With a still somewhat sluggish U.S. economy, the numbers are in for life insurance holders and the data shows that less than 50% of middle market consumers between the ages of 25 and 64 have life insurance coverage.
Though millennial consumers have been trending upward and tend to buy coverage more often than their counterparts, 44% of that aforementioned half say they need it and an even smaller percentage of that group say they might purchase it next year.
The overall figures are less than favorable and as researchers discovered, the reason is rather simple: life insurance can be costly and most consumers are diverting income to retirement and basic costs like utilities and rent. Roughly 70% of consumers say cost-of-living expenses are preventing them from purchasing some or additional life insurance.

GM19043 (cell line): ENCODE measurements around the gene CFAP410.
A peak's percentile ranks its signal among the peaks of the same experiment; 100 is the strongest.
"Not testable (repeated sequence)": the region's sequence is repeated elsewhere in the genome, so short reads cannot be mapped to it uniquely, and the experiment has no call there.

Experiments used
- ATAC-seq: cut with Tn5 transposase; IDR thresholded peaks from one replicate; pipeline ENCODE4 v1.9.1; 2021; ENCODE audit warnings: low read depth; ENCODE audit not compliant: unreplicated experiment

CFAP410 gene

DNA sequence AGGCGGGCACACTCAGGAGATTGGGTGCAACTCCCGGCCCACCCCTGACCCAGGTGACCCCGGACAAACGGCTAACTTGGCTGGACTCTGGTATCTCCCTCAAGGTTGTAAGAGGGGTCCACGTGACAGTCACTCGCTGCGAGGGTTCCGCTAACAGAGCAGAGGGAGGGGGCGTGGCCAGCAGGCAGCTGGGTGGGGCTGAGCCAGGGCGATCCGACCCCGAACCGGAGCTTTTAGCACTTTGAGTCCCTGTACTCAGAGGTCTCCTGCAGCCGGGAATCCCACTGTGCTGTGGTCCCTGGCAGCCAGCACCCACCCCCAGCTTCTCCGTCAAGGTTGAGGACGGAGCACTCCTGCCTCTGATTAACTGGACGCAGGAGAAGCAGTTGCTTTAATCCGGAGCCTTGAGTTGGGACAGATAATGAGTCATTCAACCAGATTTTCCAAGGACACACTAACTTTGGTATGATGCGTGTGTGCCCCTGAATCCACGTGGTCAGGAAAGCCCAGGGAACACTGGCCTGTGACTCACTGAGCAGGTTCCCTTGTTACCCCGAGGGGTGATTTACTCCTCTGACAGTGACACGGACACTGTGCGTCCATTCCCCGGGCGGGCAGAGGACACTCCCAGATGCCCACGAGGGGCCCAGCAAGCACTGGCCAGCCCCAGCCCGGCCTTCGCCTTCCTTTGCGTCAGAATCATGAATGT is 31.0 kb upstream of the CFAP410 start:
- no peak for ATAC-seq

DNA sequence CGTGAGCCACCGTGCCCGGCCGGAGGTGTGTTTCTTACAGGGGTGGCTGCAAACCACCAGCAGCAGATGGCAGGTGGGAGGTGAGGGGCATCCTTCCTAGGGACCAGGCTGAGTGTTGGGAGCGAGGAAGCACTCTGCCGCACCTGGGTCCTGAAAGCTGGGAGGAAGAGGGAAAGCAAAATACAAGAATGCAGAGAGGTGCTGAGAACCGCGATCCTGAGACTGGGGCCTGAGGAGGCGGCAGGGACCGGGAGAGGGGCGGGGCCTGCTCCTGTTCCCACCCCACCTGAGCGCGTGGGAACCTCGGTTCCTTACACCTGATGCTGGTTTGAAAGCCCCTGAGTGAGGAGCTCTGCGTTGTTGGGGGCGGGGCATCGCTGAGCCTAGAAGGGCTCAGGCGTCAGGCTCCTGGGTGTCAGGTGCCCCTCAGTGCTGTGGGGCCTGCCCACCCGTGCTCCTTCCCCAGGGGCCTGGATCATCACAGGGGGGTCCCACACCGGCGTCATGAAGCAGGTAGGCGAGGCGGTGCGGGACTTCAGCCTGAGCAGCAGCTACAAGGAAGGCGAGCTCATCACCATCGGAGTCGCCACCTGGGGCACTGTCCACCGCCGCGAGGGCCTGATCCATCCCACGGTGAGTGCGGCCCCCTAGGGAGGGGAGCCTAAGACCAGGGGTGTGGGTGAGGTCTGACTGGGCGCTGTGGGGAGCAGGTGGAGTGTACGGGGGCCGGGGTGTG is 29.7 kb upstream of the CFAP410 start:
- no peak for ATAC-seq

But another factor for these low figures could be the public’s limited knowledge of life insurance; a little under 25% of middle-market consumers say they are comfortable with their current level of financial prowess and
75% of these same consumers believe they would benefit from the close guidance of financial professionals.
The financial pressures placed on the modern-day consumer haven’t let up much since the economic collapse of 2008: one third of Americans polled believe they would feel a major pinch in just 30 days if their primary wage earner died. Half stated that the impact would be felt within six months and the younger Americans polled said they would probably feel an impact a lot sooner than their elders.
Though most feel there is a need for life insurance, many wait until the eleventh hour to purchase it. Polls have shown that early life insurance purchases are relatively low; most purchasers are only prompted to buy life insurance after major events like marriage, divorce, the birth or adoption a child, buying a home, or experiencing the death of a relative or close friend. Most purchases are for income replacement or as a means to pay for burial and other final expenses.